Chess Opening Theory/1. d4/1...d5/2. c4/2...e6/3. Nc3/3...Nf6/4. Bg5/4...Nbd7

< Chess Opening Theory‎ | 1. d4‎ | 1...d5‎ | 2. c4‎ | 2...e6‎ | 3. Nc3‎ | 3...Nf6‎ | 4. Bg5
Queen's Gambit Declined
a b c d e f g h
8 a8 b8 c8 d8 e8 f8 g8 h8 8
7 a7 b7 c7 d7 e7 f7 g7 h7 7
6 a6 b6 c6 d6 e6 f6 g6 h6 6
5 a5 b5 c5 d5 e5 f5 g5 h5 5
4 a4 b4 c4 d4 e4 f4 g4 h4 4
3 a3 b3 c3 d3 e3 f3 g3 h3 3
2 a2 b2 c2 d2 e2 f2 g2 h2 2
1 a1 b1 c1 d1 e1 f1 g1 h1 1
a b c d e f g h
Position in Forsyth-Edwards Notation (FEN)
Moves: 1. d4 d5 2. c4 e6 3. Nc3 Nf6 4. Bg5 Nbd7
ECO code: D51
Parent: Queen's Gambit Declined

Queen's Gambit DeclinedEdit

4...Nbd7Edit

With 4...Nbd7, black intends to play the Cambridge Springs Defense, which continues 5. Nf3 c6 6. e3 Qa5. The Cambridge Springs Defense is a solid line of the QGD and is often played both in the amateur level (because of the easier to understand theme) and the grandmaster level. This move also sets a trap that has ensnared quite a few players. White can continue 5. cxd5 exd5, resulting in a position that resembles the QGD Exchange variation (which is fine for both camps), as long as he/she doesn't play 6. Nxd5??. While it superficially appears to win a pawn (because the black knight is pinned), black can capture with his knight with 6... Nxd5!. Then after 7. Bxd8, white has not won black's queen because of 7... Bb4+!, where the only legal move is 8. Qd2, and black gets his/her queen back and emerges a minor piece ahead.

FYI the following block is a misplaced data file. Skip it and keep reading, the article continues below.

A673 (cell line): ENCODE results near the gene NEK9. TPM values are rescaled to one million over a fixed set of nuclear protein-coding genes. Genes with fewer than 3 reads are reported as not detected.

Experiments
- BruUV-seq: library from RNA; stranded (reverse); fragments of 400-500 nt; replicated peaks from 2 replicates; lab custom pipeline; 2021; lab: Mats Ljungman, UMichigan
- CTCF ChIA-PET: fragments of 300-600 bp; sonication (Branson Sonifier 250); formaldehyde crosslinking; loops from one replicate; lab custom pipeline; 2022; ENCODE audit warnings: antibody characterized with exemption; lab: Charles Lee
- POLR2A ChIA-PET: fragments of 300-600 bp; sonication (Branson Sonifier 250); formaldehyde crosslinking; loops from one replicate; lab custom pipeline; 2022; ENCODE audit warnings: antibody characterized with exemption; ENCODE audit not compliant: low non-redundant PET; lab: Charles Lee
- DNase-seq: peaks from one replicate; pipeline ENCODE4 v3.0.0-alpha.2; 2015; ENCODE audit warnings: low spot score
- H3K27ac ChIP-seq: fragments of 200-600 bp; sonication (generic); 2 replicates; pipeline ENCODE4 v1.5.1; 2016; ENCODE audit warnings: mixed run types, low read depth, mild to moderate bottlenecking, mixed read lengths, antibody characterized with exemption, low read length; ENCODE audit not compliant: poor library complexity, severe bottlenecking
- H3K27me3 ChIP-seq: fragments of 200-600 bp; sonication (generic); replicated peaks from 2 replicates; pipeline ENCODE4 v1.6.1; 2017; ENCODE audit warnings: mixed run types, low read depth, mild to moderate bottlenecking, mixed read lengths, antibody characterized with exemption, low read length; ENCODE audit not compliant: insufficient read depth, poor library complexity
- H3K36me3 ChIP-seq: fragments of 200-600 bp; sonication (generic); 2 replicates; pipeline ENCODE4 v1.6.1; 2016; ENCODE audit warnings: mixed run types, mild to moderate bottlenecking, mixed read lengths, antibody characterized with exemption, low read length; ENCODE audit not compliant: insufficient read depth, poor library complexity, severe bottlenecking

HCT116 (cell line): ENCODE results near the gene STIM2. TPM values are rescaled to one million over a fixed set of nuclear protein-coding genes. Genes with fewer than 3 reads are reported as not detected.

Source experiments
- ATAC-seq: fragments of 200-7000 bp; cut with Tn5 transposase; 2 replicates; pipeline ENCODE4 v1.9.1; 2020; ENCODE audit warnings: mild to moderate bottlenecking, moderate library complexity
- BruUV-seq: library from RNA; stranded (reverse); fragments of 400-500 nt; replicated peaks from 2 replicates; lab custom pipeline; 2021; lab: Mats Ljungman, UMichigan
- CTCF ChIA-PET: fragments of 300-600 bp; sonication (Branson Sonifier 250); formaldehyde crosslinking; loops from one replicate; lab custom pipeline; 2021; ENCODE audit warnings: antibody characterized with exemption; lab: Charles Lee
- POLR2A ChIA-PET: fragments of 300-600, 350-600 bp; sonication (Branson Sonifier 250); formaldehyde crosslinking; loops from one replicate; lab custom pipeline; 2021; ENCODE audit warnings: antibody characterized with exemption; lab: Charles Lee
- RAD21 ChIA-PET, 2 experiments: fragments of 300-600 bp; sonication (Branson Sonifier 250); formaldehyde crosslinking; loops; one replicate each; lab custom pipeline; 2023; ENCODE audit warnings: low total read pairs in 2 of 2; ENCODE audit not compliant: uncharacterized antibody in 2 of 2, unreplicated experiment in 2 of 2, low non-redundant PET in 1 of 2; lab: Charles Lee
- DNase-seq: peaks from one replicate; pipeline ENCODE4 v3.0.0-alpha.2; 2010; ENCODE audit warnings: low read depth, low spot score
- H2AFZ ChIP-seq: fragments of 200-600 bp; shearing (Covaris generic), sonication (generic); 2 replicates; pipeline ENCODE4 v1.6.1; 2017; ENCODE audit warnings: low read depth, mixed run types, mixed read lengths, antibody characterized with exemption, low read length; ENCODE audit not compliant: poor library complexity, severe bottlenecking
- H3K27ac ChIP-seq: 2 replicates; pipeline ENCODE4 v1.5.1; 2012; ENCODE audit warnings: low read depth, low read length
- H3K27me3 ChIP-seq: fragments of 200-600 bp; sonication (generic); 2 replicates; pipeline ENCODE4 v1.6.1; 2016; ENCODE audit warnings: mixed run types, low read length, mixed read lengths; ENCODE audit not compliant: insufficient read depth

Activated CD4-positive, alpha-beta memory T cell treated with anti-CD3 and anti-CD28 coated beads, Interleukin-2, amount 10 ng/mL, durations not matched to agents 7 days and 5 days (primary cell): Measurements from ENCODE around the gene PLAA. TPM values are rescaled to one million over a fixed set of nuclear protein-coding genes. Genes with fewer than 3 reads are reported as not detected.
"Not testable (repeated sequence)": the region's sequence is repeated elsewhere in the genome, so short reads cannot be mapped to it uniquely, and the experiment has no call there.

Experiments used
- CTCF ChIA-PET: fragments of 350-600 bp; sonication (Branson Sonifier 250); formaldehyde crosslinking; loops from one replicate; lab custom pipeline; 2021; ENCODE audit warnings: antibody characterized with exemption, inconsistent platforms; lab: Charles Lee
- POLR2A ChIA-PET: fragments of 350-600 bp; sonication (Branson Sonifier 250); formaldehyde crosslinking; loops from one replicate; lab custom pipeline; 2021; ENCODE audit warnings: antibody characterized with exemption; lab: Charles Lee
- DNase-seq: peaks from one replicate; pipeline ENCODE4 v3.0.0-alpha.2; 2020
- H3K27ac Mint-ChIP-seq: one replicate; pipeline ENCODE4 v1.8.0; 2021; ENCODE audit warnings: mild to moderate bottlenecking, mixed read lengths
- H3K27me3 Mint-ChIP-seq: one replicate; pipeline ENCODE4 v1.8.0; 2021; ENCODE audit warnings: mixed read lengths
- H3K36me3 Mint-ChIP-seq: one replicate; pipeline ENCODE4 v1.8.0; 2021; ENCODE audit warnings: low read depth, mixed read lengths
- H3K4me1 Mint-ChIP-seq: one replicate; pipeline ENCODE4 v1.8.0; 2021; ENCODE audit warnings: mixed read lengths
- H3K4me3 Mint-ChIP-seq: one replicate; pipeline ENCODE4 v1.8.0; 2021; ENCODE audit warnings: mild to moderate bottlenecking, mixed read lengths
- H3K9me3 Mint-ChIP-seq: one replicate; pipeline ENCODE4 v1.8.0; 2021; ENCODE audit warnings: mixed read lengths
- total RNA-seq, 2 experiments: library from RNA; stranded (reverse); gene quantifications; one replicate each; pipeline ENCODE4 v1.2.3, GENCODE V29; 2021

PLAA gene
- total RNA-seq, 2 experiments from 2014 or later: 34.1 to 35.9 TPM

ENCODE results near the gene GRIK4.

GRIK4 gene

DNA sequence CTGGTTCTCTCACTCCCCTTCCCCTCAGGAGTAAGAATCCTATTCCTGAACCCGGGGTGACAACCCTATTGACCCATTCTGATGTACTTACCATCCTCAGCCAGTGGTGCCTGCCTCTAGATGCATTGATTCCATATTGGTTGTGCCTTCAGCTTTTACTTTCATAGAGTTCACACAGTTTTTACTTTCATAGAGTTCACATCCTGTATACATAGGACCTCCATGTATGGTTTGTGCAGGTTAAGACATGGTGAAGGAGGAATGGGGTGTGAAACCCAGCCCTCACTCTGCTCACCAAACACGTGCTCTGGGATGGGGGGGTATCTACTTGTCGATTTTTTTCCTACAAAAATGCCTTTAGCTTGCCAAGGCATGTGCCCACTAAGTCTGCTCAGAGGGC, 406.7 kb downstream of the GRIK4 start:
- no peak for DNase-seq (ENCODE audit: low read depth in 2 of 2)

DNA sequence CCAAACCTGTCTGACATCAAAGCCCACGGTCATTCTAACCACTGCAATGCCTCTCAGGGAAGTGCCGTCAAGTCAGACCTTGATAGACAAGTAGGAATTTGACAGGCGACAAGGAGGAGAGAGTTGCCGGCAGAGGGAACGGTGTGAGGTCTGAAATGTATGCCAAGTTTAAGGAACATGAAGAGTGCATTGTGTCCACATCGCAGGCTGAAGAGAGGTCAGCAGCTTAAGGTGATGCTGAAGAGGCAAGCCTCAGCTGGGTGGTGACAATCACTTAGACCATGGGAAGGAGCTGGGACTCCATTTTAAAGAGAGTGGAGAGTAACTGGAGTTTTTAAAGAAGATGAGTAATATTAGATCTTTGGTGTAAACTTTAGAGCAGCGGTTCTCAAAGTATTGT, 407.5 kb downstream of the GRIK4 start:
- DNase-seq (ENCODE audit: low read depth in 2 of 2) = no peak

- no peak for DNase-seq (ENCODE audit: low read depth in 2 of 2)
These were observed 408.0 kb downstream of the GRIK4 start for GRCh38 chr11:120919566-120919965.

Theory tableEdit

For explanation of theory tables, see theory table and for notation, see algebraic notation..

1. d4 d5 2. c4 e6 3. Nc3 Nf6 4. Bg5 Nbd7

5 6 7 8
Cambridge Springs Defense Nf3
c6
e3
Qa5
cxd5
Nxd5
Qd2
Bb4
=
cxd5
exd5
e3
c6
Qc2
h6
Bh4
Be7
=
Elephant Trap ...
...
Nxd5??
Nxd5!
Bxd8
Bb4+
Qd2
Bxd2+
-+

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ReferencesEdit